Having helped Hearts to the Championship title last term, he swapped the west end of the capital for a fresh start in Leith, in the hope of securing more regular first-team football while, he insists, still giving himself a chance of winning silverware.
While he has faced strong competition for a place in Alan Stubbs’ team, his dream of lifting a trophy could move a step closer, if he and his Easter Road colleagues can overcome St Johnstone in the League Cup semi-final on neutral turf this weekend.
The Leith club have found the Hearts stadium less than philanthropic in capital head-to-heads but with back-to-back cup ties on the horizon, including the Scottish Cup derby the following weekend, there is a belief among the current Hibs squad that the old Gorgie ground may be in more munificent mood.
“It’s just another stadium and another game for us, though it’s obviously a massive one,” said the 24-year-old. “I am looking forward to playing the game and hopefully reaching the final.
“Personally I’m not fussed where we play the game. It’s a good pitch, or at least it was last time I was on it. It will be strange to see three sides of the stadium full of Hibs fans but it’s good we’ll have that backing and hopefully they have a big influence.
“Someone said we’d been allocated the home dressing room so it won’t take me long to settle in. I can go and sit at my old peg! Given I played there last year it’s all good.”
A compact arena, the close proximity of the stands to the pitch can generate a high-octane vibe and having played there in big games before, Keatings is looking forward to more of the same.
“I think the best one I played in front of was against Rangers. It was brilliant. The fans are really close to the pitch so you hear everything. It’s been known for the atmosphere for years now. It lives up to the hype.”
Living up to the billing is something Keatings has been trying to do since he got his start at Celtic as a kid and it is something Hibs are desperate to do. They have laughed off pre-match assertions that they will start Saturday’s match as the favourites, pointing to the fact they are up against a team not only from a higher league but also with a more recent claim to silverware. But, having already ousted Aberdeen and Dundee United from the League Cup to reach the semi-final of the first major cup competition of the season, Stubbs’ men were never going to slip in as massive underdogs.
“I think it’s mind games from Tommy Wright,” said Keatings, who knows the St Johnstone manager and the majority of his players well enough to know they deserve respect.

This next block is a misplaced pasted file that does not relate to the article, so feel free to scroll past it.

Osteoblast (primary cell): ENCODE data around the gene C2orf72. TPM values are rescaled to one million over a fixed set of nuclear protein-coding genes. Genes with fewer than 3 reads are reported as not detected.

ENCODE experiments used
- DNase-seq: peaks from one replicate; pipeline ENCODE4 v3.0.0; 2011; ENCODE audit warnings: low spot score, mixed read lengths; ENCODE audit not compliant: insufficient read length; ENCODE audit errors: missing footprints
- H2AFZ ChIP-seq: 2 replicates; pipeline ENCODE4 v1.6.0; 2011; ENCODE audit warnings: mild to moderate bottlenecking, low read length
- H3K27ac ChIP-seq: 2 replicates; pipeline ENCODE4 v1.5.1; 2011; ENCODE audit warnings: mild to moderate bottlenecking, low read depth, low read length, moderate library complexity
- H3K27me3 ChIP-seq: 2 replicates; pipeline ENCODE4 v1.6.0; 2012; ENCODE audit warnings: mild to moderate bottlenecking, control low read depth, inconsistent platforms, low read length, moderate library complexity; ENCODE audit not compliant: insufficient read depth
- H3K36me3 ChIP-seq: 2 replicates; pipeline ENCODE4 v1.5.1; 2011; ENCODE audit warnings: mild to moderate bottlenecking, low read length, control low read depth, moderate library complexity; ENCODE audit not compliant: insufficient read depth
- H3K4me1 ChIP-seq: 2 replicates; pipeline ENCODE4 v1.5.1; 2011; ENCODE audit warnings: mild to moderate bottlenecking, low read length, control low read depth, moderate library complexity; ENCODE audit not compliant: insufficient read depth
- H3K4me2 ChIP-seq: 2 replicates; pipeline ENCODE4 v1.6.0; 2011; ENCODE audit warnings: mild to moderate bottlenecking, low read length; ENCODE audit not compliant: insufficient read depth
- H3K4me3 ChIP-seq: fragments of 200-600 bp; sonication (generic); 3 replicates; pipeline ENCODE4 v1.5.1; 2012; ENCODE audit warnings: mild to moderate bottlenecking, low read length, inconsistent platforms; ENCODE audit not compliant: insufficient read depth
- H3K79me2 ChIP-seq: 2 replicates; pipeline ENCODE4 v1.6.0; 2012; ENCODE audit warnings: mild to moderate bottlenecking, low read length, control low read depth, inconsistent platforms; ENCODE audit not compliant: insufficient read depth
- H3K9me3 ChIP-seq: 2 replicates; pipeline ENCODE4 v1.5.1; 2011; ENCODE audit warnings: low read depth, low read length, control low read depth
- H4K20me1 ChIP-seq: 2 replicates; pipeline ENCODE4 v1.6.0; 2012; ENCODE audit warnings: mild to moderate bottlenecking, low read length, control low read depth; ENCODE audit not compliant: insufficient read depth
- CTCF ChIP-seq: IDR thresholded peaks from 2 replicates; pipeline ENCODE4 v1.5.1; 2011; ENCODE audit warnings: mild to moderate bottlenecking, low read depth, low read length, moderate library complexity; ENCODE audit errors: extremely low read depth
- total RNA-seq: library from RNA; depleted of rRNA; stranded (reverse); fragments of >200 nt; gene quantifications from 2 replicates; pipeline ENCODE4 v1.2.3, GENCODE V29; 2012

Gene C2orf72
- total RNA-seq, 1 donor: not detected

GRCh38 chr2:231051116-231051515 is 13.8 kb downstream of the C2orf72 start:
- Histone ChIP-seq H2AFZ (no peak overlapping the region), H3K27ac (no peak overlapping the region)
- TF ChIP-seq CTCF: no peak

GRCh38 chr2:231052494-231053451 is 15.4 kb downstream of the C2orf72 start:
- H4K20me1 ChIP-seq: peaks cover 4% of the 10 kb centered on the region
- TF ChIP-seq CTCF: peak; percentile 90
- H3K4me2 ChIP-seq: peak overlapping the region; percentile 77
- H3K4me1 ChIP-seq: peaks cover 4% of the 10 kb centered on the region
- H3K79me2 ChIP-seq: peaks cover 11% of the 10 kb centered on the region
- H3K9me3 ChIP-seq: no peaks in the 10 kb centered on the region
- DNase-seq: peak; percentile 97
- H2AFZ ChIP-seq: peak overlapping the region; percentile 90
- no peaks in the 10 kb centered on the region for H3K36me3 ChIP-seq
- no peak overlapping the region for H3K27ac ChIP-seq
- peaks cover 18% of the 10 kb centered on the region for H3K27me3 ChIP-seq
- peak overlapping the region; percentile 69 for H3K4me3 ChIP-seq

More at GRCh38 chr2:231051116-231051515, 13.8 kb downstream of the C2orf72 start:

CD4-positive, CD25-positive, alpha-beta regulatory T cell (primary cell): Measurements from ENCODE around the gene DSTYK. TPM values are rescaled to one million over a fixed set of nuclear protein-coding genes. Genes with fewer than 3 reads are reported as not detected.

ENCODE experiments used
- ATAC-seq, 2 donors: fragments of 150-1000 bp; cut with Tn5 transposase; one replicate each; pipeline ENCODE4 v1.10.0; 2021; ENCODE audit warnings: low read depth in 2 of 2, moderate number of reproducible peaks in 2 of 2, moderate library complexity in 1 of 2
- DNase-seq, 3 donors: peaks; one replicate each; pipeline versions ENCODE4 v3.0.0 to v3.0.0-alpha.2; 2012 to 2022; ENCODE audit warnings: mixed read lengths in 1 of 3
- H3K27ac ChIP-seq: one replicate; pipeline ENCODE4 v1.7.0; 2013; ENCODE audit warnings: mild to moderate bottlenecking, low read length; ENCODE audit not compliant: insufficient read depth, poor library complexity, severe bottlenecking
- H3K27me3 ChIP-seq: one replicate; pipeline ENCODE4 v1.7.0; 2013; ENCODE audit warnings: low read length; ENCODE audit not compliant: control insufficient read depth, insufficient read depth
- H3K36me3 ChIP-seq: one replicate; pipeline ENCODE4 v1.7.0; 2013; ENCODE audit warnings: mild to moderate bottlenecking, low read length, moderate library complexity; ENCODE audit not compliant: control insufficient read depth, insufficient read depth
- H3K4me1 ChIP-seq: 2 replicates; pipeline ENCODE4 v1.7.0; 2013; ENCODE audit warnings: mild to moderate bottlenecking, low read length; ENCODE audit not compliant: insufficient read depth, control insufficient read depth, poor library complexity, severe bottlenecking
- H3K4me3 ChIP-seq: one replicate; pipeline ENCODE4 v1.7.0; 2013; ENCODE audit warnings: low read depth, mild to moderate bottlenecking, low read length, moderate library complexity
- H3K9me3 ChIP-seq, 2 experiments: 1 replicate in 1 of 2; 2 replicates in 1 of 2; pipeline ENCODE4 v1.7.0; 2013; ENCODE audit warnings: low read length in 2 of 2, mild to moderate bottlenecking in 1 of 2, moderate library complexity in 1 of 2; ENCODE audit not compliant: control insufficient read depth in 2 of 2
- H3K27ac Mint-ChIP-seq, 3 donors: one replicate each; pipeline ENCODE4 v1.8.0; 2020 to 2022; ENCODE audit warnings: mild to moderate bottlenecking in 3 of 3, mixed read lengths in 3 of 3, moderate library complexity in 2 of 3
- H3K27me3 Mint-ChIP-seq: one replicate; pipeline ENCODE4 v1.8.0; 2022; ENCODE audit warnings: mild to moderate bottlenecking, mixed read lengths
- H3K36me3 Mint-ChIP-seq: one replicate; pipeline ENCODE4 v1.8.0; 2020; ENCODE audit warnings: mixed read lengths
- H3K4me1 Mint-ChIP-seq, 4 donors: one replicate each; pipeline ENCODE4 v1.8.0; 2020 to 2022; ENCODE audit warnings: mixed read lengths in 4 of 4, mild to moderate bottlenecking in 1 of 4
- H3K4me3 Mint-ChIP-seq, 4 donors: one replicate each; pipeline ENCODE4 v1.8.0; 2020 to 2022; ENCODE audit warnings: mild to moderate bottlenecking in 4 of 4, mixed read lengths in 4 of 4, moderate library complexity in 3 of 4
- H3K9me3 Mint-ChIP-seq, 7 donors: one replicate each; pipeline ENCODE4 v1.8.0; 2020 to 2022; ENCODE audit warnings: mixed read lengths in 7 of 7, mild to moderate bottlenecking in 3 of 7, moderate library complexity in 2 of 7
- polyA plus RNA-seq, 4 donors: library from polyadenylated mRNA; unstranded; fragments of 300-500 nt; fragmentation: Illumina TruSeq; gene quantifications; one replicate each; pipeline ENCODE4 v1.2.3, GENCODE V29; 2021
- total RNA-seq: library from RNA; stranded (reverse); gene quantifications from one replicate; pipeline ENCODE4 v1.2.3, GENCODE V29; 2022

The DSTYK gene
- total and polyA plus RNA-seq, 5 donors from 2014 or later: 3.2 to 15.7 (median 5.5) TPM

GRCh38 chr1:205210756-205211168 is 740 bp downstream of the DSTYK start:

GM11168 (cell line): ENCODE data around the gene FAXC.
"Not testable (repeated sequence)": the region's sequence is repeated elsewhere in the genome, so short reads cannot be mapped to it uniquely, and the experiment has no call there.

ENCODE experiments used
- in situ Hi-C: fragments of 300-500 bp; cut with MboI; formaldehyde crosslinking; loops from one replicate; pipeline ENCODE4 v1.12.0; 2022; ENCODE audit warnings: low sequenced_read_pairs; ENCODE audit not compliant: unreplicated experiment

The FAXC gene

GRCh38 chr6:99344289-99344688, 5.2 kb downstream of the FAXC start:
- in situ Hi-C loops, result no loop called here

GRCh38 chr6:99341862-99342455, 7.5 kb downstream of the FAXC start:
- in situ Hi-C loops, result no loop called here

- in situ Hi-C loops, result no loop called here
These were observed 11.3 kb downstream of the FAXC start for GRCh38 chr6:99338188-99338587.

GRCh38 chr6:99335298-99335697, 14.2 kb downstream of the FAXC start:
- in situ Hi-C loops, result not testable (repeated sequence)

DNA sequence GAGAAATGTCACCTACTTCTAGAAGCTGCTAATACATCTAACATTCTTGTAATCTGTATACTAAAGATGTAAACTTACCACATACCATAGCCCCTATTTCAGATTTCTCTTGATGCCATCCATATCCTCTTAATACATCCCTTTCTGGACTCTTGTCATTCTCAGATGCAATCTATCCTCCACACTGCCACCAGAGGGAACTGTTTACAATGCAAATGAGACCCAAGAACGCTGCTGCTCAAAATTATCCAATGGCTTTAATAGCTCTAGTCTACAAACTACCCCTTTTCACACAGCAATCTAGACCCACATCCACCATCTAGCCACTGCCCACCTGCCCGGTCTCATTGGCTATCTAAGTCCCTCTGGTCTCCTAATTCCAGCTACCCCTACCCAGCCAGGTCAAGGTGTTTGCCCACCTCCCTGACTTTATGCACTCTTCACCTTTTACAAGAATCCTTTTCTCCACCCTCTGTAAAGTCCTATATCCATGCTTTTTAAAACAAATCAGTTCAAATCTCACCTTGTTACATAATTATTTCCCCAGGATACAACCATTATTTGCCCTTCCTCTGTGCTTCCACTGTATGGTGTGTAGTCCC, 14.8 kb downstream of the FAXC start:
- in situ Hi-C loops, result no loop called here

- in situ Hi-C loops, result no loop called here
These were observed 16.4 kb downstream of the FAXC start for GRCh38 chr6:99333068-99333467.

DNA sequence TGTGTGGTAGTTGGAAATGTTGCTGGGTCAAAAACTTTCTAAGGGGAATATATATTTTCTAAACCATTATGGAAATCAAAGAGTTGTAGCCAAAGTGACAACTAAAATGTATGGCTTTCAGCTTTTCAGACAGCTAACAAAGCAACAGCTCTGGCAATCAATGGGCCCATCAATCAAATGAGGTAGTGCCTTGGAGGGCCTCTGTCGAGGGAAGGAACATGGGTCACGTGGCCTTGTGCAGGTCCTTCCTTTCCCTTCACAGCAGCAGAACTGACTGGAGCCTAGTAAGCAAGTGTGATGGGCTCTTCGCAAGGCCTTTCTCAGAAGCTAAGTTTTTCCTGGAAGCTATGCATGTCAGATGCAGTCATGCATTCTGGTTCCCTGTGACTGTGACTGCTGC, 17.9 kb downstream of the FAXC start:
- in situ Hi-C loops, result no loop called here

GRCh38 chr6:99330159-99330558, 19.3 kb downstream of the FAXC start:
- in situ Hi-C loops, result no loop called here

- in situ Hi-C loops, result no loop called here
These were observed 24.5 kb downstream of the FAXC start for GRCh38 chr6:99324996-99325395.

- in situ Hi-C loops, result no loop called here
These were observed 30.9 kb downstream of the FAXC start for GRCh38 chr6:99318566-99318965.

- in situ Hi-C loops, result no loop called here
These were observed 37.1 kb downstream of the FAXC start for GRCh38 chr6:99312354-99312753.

“They’re in the league above us and sitting in a good position. They might not be in the best of form but they’re in the league above us for a reason.
“I spent six months on loan at St Johnstone, when Tommy Wright was assistant to Steve Lomas. It was a good time and my first experience of first-team football. A lot of the same boys are still there. They’ve been in this situation so they’ll be used to it. They know what it takes to win the Scottish Cup.”
Coming through the ranks at Celtic, it was at McDiarmid Park that Keatings got his first taste of first-team football in the top flight. That was four years ago, as he was returning from a cruciate ligament injury, and it gave him the boost in confidence needed to push on. Guys like Liam Craig and Chris Millar were a big part in that, he says, but he still wants to ruin their weekend.
Spells at Hamilton and then Hearts followed but having struggled to convince Tynecastle coach Robbie Neilson he was worthy of a consistent run in the team, he has been determined to persuade his capital counterpart. Injury curtailed his involvement early on and while he has gone on to make 18 appearances, 13 in the starting line-up, contributing seven goals, he has faced serious competition from a conveyor belt of striking options.
That battle was one reason for Dominique Malonga’s departure this week, but despite the much-vaunted arrival of Anthony Stokes until the end of the season, Keatings is still backing himself.
“I was with [Stokes] at Celtic, when I was coming through as a young boy. Even then I looked up to him as a player in my position. It’s a massive statement from the club to bring in a player of his quality.
“Last season I had competition for places at Hearts so I think I’ve got used to it. It’s just one of those things and every manager wants to strengthen their team. Bringing in Stokes, you know he has some qualities that others don’t have and it only increases that competition for places. I want to challenge myself and it’s going to be a massive challenge to get into the team here.”